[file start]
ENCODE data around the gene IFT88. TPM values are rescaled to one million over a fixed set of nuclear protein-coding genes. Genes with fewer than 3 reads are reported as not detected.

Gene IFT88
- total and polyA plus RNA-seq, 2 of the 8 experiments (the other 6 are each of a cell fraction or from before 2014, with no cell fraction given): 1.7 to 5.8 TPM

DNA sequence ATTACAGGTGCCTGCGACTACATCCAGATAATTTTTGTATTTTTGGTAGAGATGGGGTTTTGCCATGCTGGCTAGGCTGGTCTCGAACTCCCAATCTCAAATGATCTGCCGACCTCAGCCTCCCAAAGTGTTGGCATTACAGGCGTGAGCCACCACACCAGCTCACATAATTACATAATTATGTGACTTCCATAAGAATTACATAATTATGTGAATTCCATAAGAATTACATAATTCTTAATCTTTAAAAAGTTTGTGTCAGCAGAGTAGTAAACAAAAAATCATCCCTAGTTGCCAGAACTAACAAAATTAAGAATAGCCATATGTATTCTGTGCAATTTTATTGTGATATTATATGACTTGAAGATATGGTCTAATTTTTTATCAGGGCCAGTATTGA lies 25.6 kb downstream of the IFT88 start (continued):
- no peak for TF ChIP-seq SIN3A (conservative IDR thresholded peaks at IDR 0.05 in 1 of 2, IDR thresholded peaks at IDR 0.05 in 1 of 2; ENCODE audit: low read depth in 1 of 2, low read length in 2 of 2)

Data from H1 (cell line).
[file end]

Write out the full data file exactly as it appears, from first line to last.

ENCODE data around the gene IFT88. TPM values are rescaled to one million over a fixed set of nuclear protein-coding genes. Genes with fewer than 3 reads are reported as not detected.

Gene IFT88
- total and polyA plus RNA-seq, 2 of the 8 experiments (the other 6 are each of a cell fraction or from before 2014, with no cell fraction given): 1.7 to 5.8 TPM

DNA sequence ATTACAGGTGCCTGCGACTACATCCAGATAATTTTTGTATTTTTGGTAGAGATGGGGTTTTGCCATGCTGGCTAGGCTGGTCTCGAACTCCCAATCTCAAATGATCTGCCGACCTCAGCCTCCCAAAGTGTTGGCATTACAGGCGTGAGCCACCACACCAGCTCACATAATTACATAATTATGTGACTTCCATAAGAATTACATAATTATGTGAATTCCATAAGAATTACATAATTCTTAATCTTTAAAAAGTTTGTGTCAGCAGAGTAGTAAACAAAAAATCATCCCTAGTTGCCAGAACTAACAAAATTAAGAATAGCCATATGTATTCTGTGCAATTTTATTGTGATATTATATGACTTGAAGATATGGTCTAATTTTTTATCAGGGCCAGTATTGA lies 25.6 kb downstream of the IFT88 start (continued):
- no peak for TF ChIP-seq SIN3A (conservative IDR thresholded peaks at IDR 0.05 in 1 of 2, IDR thresholded peaks at IDR 0.05 in 1 of 2; ENCODE audit: low read depth in 1 of 2, low read length in 2 of 2)

Data from H1 (cell line).